The Legend of Zelda: Breath of the Wild marks the beginning of a new era for the series. It’s the first game of the series to be released on Nintendo’s much-anticipated and hotly-selling new machine, the Nintendo Switch, and presents players with an open world Hyrule the likes of which they’ve never seen before, with an enormous world to explore. It also marks a new field of exploration in a mainline Zelda title: Downloadable content.
Nintendo has previously announced that they will be releasing two DLC packs which can only be purchased together in a bundle for $28.19, with the first releasing this Summer and the second during the holiday season. Details about what they would contain have been vague up until recently, when the company pulled back the curtain on the first pack, which is known collectively as The Legend of Zelda: Breath of the Wild – The Master Trials.
Breath of the Wild is by no means an easy game, but thanks to frequent auto-saves and the ability to initiate saving data yourself, being knocked six feet under by an overwhelming foe doesn’t provide an unbearable setback. With that said, the new Hard Mode introduced by this first DLC pack will up the ante even further as you march into combat, with not only an increase in the colored “ranks” of the enemy (such as red Bokoblins becoming blue), but also the presence of higher-ranking foes where there were none in Normal Mode.
What’s more, Ganon’s minions are not only stronger, but have more keen senses that will make them more difficult to sneak up on. If that wasn’t enough, then know that they need to be dispatched quickly, or else their health will regenerate, making any sort of battle of attrition lean automatically in their favor. Hope you’ve packed plenty of kabobs.
On top of all that, there are now floating planks carried by balloons found at various points across the skies of Hyrule. Should you reach them successfully and topple the foes riding them, you’ll be able to collect treasure.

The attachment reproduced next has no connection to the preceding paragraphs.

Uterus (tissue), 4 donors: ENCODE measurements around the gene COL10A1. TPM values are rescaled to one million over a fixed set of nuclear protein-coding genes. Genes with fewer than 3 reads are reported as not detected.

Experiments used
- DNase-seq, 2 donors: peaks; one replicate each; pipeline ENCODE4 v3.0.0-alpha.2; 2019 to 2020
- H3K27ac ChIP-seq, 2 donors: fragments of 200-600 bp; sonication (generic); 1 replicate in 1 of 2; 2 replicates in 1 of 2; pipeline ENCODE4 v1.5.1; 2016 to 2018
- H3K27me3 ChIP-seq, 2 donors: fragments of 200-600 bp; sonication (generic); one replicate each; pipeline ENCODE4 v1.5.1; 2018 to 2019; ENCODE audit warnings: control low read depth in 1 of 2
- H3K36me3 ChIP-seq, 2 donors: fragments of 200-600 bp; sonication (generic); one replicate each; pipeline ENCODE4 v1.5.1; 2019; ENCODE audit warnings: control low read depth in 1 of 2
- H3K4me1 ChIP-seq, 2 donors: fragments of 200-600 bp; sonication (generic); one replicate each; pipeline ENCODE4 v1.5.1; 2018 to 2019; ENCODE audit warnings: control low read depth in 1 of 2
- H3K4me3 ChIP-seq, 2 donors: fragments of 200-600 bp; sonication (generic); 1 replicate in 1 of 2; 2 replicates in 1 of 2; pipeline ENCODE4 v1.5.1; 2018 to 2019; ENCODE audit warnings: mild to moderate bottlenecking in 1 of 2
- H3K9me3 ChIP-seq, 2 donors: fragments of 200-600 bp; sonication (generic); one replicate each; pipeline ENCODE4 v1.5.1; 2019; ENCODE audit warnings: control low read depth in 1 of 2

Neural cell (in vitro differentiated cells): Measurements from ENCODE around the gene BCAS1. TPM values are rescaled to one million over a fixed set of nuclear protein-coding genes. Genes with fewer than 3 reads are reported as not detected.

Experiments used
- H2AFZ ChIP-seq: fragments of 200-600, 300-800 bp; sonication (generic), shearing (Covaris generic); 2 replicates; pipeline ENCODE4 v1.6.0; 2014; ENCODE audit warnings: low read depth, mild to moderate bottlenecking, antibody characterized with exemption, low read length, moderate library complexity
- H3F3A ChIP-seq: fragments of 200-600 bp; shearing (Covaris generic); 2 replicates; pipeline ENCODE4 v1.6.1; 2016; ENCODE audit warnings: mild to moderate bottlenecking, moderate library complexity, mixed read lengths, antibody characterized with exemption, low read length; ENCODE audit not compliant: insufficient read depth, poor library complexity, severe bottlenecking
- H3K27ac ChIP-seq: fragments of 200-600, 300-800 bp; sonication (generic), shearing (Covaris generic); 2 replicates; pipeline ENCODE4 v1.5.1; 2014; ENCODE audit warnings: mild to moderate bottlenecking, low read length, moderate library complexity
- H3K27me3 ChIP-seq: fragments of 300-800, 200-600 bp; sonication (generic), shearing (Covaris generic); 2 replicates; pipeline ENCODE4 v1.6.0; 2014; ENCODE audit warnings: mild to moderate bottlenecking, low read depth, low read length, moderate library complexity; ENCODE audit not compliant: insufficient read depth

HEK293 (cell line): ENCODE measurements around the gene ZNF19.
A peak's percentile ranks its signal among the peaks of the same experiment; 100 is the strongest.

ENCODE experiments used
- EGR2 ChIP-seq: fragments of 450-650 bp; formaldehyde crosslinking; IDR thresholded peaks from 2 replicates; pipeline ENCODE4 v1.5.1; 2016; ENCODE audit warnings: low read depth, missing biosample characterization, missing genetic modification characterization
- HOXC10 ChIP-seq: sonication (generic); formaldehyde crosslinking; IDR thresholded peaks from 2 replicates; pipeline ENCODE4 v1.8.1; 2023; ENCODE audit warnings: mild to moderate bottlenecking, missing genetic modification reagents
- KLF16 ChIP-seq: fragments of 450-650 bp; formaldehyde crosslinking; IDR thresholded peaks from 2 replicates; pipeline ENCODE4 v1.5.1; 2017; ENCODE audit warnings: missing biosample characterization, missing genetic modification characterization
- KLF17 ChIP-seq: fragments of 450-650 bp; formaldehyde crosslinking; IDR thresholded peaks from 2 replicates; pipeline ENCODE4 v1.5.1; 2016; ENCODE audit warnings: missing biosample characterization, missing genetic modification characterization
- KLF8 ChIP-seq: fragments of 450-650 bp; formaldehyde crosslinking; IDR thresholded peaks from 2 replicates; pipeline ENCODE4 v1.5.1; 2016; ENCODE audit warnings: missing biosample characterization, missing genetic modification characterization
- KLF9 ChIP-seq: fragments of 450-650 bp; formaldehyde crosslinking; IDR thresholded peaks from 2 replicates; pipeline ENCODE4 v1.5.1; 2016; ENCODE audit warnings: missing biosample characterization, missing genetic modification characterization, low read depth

The other portion of content for which the pack seems to be named is called “The Trial of the Sword” (previously known as the “Cave of Trials Challenge,” which sounds like something Hyrulians would watch if they had TV). In this, Link starts off as naked as the day he woke up (read: undies) with no armor or weapons, and must fight one wave of enemies after the next. After defeating all the enemies in one room, he can proceed to the next, with a total of around 45 to complete.
Link’s prize for conquering this test is nothing to scoff at, either. The greatest issue players have taken with the game has been the fragility of weapons, with even the mighty Master Sword requiring the occasional cool-down period. But best the Trial of the Sword and the Master Sword will see its true power awaken, allowing it to always be in its glowing powered-up state.
The next mode seems like something that should have been there at the start. In the Hero’s Path Mode, your every step will be documented and their path marked in green on the map, tracking the last 200 hours of play time. A slider will allow you to track where you’ve been on a timeline, and even those who have already poured in numerous hours will be able to see where they’ve been, allowing players to figure out where they’ve been and where they need to go in order to discover the world’s many secrets.
Last, but not least, we come to the in-game swag. Arguably the most useful will be the Travel Medallion, found in a treasure chest somewhere in the game world, which allows players to conjure one new temporary travel point at a time wherever they’re standing upon using it. Having done so, Link will be able to transport back to that point at any time, not unlike the points found at the many Shrines in the game.
With the discovery of the Korok Mask, Koroks will be easier to find than ever as it will shake when worn if a Korok is hidden nearby. Other wearables to discover include equipment themed after fan-favourite characters and games, including Midna, Tingle, Phantom, and Majora’s Mask.
On top of all this, a free software update that is now available provides players with their choice from nine audio languages [Japanese, English, French (France), French (Canada), German, Spanish (Spain), Spanish (Latin America), Italian and Russian] and a different language used on-screen. If you’re interested in enabling this feature in the Wii U version of the game, you’ll need to visit the Nintendo eShop and download a Voice Pack.
All of the above will be available for both the Nintendo Switch and Wii U versions of the game alike, while details on the actual release date and the specifics of the second pack’s contents are forthcoming.
David Oxford is a freelance writer of many varied interests. If you’re interested in hiring him, please drop him a line at david.oxford (at) nyteworks.net.